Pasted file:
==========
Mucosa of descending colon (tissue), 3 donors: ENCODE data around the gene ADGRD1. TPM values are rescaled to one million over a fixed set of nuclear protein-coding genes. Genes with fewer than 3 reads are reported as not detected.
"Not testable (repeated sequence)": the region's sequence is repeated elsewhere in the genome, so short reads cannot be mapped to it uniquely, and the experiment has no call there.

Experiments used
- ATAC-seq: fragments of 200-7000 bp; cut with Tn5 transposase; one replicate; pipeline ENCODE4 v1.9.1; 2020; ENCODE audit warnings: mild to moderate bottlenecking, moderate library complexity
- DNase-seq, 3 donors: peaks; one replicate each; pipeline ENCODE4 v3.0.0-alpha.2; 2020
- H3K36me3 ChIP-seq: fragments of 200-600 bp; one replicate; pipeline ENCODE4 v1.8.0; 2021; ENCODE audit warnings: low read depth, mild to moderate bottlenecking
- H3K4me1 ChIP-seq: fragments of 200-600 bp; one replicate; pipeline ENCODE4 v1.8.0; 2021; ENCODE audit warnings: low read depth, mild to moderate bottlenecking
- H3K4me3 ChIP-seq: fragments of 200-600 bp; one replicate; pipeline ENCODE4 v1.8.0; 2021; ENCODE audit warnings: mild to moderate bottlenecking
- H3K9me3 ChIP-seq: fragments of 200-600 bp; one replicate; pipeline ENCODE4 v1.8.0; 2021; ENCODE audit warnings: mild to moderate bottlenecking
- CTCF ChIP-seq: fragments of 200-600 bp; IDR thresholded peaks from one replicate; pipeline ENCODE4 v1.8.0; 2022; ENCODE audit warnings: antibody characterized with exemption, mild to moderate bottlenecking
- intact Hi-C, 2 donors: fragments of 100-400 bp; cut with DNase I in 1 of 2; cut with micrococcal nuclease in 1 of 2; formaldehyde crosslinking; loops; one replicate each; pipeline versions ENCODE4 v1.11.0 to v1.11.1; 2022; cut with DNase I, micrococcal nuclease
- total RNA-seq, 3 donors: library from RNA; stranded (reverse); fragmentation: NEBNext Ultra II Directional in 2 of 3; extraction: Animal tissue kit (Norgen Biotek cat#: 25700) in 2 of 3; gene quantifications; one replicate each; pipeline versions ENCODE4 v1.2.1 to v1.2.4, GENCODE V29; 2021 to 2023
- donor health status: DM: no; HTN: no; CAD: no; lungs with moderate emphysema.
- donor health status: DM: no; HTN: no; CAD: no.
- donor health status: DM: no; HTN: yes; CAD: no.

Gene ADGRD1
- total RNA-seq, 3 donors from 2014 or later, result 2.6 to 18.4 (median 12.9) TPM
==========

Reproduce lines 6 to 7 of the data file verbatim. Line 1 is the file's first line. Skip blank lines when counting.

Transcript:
- H3K36me3 ChIP-seq: fragments of 200-600 bp; one replicate; pipeline ENCODE4 v1.8.0; 2021; ENCODE audit warnings: low read depth, mild to moderate bottlenecking
- H3K4me1 ChIP-seq: fragments of 200-600 bp; one replicate; pipeline ENCODE4 v1.8.0; 2021; ENCODE audit warnings: low read depth, mild to moderate bottlenecking